Why prevent the ACL injury?

Prevention of the ACL injury is paramount. Once an athlete has torn their ACL there can be lifelong sequele from the injury. This can range from early onset osteoarthritis, pain, and the inability to return to pre-injury activity levels. A study published in the American Journal of Sports Medicine in 2012 written by Dr. Ardean, et al noted that only 45 % of the athletes ever returned back to their pre-injury activity level after the ACL injury followed by surgical reconstruction.

The development of osteoarthritis is also a concern with the ACL tear. Dr. Lohmander, studied a group of female soccer players 12 years after they had torn their ACL. The average age of the athletes was 31 years old (range 26-40 yrs.). Within the group 60 % had a surgical reconstruction and 40% were treated conservatively. The astounding finding from their data was that 51 % of the young women had developed osteoarthritis on their x-rays. In addition, a large group of the women (75%) reported knee symptoms such as pain and swelling that affected their quality of their daily life.

Prevention of the ACL is critical. Evidenced based research has proven that the ACL injury can be prevented. There are over 100,000 ACL reconstructions a year that are performed in the US. The goal is to make that number significantly less.

Gary Costel, PT, director of Baptist Sports Medicine and the girls soccer Strength/Conditioning coach at North Oldham High School, has instituted a program at North. He started their program over 9 years ago. Costel states that the reason the ACL prevention program was started at North Oldham, “Was to help beat the odds. Every year there seemed to be more and more news on the young athlete, especially the female athlete, sustaining ACL tears. ” Costel reports great success rates, “As a result of the ACL prevention program with the girls soccer team, we have had only 2 ACL tears at North Oldham in the last 9 years and no ACL injuries in the last 4 years.” His program is based on the Sportsmetric program which consists of plyometrics, strengthening and cardio fitness.

Teena Murray, strength/Conditioning coach for the US women’s silver Olympic/National Ice Hockey team and S/C for the University of Louisville Women’s soccer, Lacrosse and basketball team has been using an ACL prevention program for years. She has also seen outstanding results. Her program focuses on correct landing mechanics, posterior chain strengthening (gluteals and hamstrings) and low back muscle groups. Murray takes it one step further and utilities the Functional Motion Score (FMS) has a screening tool to identify the “at risk athlete”. If a student athlete scores below a critical level on the fitness test (FMS) she places them in a special training program before they join the other teammates in the prevention program.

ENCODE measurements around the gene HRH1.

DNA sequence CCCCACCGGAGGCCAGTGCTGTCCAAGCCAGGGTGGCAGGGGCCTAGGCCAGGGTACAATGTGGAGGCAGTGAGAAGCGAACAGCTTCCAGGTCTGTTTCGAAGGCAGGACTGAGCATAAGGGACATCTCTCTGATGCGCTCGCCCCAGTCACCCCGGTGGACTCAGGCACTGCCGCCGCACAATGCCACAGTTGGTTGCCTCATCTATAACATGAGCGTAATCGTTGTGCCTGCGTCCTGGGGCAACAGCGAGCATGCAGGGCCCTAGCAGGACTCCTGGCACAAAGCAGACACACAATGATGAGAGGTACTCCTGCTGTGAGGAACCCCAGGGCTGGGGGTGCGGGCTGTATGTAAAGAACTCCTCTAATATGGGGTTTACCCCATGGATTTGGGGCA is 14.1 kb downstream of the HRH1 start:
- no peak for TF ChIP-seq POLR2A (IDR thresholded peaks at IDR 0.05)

I started the ACL prevention program at South Oldham with the girls soccer team by introducing the coach to the PEP program out is Santa Monica, California. Kelly Dike, AT-C, head trainer at South Oldham High School and recipient of the Kentucky State Athletic Trainer of the Year Award for 2011 has supervised these programs at South Oldham. Dike states that, “We are currently using an ACL prevention program for girls soccer, basketball and volleyball.”

Costel is the director of the new Baptist Sports Medicine Center located off Old Henry Road in the Baptist Eastpointe location. The new 11,000 square foot facility located in the outpatient center will have a formal ACL injury prevention program that will be individualized based on coaches, athletes and parents needs. Costel states, “Our program will utilized all of our new state of the art strength and cardio equipment and be set up for the individual or training the whole team even with the coaching staff.” He also states what is very unique and exciting about the Baptist Sports Center is there are 11 sports medicine doctors on staff actively involved in the center which is unparalleled to any other facility / organization in the state.

There are two primary programs for ACL injury prevention: sports metrics and PEP (Performance Enhancement Injury Prevention). They both are programs that can be utilized in the warm up phase of the workouts and practice. They only need to complete 3 times a week for 20 minutes a session. They are based on 5 castor gorier: warm-ups, stretching, plyometrics, strengthening and cool down. Both programs have outstanding websites and numerous instruction / demonstrations videos can be found on YouTube.

Additional Resources for ACL Prevention Programs


Arendt, E. et al. The Knee Injury patterns among men and women in collegiate basketball and soccer: NCAA data and review of literature. Am J. Sports Med, 23, 694-701, 1995.

Arden, C., Taylor , N.F., Feller, J.A. and Webster, K.E. Return to sport outcomes at 2-7 years after ACL reconstruction surgery. The American journal of Sports Med., 2012 vol 40 , #1, 41-47.

Chappell, J.D., Creighton, R.A., Giuliani, C., Bing, Y., Garrett, W.E. Kinematics and EMG of Landing preparation in vertical stopping, Am J Sports Med, 35, 235-241, 2007.

Ireland, M.L. The Female ACL: Why is it more prone to injury? Orthopaedic Clinics of North America, 33, issue 4., 2002.

Lohmander, L.S., Englund PM, Dahl, LL, Roos, E.M. The long term consequences of ACL and Meniscal injuries: osteoarthritis . Am J. sports Med. 2007; 36:1756-69.

Lohmander, L.S., Ostenberg, A., Englund, M., Roos, H. High Prevalence of knee osteoarthritis, pain and functional limitations in female soccer players twelve years after ACL injury. Arthritis Rheum. 2004; 50: 3145-52.

Mendelbaum, B.R., et al. Effectiveness of a Neuromuscular and Proprioceptive Training program in Preventing Anterior Cruciate Ligament Injuries in Female Athletes: 2- year Follow up, Am. J. Sports Med. 2005; 33; 1003.

Rentrom. P. Ljungqvist, A., Arendt, E., et al. Non-contact ACL injuries in female athletes: An International Olympic committee current concepts statement. British Journal of Sports Medicine, 42, 394-412, 2008.

Roniger, L.R., et al. ACL prevention program show benefit for teen athletes. J. Biomechanics, 2007.

Sadoghi, P., et al. Effectiveness of ACL injury prevention training programs, JBJS Am. 2012; 94: 796-76.